Monday, June 15, 2015 My wife picked up her mother at the airport (who had agreed to watch our young children) and we enjoyed a dinner and some last-minute packing before leaving home in the rain Sunday night. We drove straight to EP30 and slept in the car from 1am-5am. Our friends had spent the night in Ely and met us at 5am. None of us had been to this entry before. Breakfast was juice and doughnuts and as we loaded the canoes we could hear the howling of wolves seemingly welcoming us to the wilderness. They sounded close. We pushed off into Lake One and took the north channel past Kawashiwi lodge. The early mist was beautiful with the rising sun, but it did make navigating the meandering channels of Lake One a little difficult.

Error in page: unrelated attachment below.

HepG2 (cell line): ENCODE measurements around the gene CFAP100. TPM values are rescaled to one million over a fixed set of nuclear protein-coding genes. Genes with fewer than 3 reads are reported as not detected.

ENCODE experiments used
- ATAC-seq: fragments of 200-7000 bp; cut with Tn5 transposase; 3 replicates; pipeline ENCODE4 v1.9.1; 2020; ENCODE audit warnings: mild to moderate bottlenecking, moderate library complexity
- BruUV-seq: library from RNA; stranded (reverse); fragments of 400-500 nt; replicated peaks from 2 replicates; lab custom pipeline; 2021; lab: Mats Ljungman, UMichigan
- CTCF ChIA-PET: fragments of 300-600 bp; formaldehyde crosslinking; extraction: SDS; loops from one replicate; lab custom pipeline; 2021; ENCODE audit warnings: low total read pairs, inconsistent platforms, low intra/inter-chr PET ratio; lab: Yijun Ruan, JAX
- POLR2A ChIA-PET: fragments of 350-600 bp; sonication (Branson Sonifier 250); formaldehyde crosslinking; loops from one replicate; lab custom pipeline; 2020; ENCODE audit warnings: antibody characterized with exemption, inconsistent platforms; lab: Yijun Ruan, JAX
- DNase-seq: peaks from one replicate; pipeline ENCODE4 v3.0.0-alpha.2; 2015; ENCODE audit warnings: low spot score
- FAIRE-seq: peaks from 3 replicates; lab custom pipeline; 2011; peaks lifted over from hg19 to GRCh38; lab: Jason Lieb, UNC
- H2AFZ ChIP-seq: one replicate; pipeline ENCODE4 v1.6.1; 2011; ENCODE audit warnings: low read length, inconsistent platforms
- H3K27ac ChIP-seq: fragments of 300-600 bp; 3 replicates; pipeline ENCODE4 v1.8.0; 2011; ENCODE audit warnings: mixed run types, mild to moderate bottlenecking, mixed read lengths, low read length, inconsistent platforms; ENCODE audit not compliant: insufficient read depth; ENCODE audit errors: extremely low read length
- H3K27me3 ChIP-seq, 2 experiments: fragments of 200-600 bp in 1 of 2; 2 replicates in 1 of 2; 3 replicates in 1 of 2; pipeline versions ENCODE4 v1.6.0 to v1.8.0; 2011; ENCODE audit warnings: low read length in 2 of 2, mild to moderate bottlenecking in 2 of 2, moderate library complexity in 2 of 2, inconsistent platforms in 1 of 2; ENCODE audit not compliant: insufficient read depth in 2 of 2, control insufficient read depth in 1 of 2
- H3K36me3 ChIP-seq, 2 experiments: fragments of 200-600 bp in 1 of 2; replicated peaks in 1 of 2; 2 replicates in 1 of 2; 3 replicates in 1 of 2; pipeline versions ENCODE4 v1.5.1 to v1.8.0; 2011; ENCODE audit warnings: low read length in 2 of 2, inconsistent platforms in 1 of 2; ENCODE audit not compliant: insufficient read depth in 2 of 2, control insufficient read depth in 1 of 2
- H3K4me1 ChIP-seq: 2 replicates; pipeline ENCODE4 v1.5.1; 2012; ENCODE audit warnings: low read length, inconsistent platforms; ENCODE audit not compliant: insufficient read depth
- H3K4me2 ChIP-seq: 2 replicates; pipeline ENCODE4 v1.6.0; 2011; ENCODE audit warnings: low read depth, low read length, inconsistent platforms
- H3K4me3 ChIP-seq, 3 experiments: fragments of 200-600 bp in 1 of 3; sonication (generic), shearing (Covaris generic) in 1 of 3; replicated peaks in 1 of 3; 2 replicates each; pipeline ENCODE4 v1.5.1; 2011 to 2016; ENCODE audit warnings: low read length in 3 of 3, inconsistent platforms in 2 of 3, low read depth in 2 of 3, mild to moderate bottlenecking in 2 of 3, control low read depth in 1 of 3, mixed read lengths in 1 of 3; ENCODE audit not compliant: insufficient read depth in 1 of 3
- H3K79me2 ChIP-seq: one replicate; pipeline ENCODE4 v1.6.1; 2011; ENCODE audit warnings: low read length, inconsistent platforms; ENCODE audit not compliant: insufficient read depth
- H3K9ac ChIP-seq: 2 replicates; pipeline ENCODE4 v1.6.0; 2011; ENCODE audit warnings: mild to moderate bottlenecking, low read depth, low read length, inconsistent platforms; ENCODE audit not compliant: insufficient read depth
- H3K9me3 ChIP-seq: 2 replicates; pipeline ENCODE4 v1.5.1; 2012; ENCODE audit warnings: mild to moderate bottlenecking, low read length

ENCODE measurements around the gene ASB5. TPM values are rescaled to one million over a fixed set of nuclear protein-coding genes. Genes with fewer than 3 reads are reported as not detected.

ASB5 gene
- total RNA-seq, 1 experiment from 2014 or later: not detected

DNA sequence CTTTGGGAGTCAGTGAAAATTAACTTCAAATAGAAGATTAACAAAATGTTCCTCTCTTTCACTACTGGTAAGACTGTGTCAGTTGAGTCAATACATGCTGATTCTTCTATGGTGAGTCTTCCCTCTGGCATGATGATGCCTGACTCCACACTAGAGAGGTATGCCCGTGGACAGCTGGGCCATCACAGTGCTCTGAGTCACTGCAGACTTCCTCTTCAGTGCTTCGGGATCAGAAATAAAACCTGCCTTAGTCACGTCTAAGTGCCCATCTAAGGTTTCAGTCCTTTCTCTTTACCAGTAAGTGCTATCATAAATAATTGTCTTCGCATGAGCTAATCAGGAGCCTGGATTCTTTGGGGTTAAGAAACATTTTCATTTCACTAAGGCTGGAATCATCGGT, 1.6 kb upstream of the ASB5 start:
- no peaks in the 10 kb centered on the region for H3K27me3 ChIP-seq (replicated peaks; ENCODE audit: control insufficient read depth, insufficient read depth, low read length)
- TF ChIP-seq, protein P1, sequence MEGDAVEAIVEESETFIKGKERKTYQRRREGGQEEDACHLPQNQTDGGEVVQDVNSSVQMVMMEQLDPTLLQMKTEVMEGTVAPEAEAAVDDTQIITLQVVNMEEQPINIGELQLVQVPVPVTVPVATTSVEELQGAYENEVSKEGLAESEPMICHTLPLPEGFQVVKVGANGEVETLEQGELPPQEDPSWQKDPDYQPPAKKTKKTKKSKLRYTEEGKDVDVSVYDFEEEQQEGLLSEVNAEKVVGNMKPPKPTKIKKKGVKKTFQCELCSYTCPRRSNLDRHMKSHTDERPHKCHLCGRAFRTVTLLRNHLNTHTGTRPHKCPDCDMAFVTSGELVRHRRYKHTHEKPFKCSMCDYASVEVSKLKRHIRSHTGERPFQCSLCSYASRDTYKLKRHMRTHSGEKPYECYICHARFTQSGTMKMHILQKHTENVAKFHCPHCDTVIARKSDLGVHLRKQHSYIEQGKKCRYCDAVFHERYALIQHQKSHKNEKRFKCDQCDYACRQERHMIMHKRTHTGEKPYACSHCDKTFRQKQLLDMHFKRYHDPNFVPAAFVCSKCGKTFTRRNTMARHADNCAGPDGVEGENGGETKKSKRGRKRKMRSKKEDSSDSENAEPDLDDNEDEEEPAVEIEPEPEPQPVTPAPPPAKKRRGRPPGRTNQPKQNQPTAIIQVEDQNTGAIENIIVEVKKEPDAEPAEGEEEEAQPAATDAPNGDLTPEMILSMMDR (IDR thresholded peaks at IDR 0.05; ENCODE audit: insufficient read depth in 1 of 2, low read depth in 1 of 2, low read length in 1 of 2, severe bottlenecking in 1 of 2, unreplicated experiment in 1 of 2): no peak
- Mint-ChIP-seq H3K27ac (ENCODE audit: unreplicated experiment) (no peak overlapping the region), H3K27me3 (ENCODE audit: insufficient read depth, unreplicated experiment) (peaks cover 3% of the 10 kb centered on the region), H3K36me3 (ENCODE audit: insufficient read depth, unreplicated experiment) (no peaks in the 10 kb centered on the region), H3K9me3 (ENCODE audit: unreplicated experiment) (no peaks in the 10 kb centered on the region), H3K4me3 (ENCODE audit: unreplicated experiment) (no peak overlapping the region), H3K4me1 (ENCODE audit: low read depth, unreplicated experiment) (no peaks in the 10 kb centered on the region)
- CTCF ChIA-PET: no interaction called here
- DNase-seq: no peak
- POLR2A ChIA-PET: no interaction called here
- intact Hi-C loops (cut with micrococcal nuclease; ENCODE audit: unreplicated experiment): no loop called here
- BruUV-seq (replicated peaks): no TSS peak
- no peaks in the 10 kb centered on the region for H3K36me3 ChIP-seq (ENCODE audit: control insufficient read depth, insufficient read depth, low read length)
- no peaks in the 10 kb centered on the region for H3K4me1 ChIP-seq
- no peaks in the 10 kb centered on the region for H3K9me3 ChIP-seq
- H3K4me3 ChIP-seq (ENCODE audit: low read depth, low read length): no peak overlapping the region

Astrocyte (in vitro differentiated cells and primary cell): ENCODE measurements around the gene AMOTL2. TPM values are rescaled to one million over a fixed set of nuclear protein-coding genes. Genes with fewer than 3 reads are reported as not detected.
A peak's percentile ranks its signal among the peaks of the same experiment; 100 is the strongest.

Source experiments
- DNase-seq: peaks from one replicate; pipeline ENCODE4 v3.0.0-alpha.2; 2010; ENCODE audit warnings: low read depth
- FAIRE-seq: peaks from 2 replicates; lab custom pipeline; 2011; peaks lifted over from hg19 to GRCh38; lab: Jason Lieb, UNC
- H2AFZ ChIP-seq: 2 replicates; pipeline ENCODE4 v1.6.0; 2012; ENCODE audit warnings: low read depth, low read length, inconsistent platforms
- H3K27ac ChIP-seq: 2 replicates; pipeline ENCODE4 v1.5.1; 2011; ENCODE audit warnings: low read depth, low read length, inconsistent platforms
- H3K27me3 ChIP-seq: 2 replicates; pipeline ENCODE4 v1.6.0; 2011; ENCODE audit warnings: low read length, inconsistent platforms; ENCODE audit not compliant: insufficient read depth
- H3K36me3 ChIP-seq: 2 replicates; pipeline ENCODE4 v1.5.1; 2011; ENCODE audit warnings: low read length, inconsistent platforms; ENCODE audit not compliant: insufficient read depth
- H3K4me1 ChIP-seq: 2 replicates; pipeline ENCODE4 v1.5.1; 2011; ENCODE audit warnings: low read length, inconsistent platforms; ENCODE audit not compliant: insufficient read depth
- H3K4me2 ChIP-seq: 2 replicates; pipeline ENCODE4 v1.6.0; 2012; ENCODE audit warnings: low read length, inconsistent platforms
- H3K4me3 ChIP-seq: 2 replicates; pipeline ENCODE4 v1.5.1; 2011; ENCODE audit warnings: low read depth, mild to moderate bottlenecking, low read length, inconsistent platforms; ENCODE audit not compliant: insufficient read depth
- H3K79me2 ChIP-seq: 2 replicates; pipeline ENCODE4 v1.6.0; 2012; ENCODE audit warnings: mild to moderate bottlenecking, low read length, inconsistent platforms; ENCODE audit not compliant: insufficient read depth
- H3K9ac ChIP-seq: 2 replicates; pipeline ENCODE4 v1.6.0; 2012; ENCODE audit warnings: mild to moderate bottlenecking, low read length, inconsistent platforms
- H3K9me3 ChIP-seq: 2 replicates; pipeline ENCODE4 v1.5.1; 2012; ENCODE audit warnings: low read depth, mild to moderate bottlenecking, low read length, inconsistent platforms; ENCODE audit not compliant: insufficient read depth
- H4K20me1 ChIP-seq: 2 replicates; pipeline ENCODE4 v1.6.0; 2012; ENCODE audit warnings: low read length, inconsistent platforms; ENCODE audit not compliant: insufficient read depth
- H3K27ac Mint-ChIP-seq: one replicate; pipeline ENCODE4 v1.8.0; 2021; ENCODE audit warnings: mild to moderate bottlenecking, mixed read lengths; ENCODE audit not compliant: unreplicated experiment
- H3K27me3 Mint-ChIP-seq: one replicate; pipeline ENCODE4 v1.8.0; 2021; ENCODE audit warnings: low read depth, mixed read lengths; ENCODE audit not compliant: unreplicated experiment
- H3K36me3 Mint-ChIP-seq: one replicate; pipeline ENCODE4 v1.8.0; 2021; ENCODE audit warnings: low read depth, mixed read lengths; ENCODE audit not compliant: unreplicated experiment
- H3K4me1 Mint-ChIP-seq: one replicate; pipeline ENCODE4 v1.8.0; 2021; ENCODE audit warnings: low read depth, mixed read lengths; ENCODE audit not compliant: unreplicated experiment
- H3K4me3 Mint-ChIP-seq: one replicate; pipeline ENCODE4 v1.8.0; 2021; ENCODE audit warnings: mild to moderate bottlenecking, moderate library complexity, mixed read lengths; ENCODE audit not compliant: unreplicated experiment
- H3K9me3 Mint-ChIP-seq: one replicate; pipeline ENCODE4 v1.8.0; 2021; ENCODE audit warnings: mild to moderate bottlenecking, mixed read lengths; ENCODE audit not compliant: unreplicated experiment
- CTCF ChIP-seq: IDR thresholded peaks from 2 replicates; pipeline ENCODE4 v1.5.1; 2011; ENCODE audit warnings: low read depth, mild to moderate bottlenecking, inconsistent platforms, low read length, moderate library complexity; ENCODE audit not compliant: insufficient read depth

Two quick portages into Lake two and I realized that I no longer had my map. It was in the mesh pocket of my seat during the portages in a clear case and it simply wasn’t there upon entering Lake Two. I went back to check all the portage landings and there was no sign of it. I still have no idea where it went. It was a good thing the other canoe had a set of maps as well, and I am reminded to next time print some copies to stash in the bottom of my pack. I am not a fisherman by any means and have never really enjoyed fishing, but had decided I was excited to fish the boundry waters on this trip, and read a bunch of the fishing forum here before we left to guide me in what gear to bring, etc. I had clamped a rod holder on the thwart to troll with and it worked extremely well. I trolled a large spoon on Lake One, but with no hits I suspect it never got deep enough. (again, not really sure what I was doing). On lake Two I swapped it out for an original J-19 rappala (4-14’ depth) in black and gold; and with the 15lb braided line, the rod tip gave a nice visual indicator of a the swimming action as we paddled. I’m not sure if it was luck, but this proved to be the winning lure of the whole trip. Right away I caught a little hammer handle pike and a very ambitious little 9” walleye. On Lake Three there was a fast hit from a monster fish that fought its way of the hook before I could get it in. This was easy: it was just trolling as we paddled! The hardest part was that the other canoe would have to wait for us every time I reeled in a fish., but I was having fun and was no longer mad at myself for losing the map.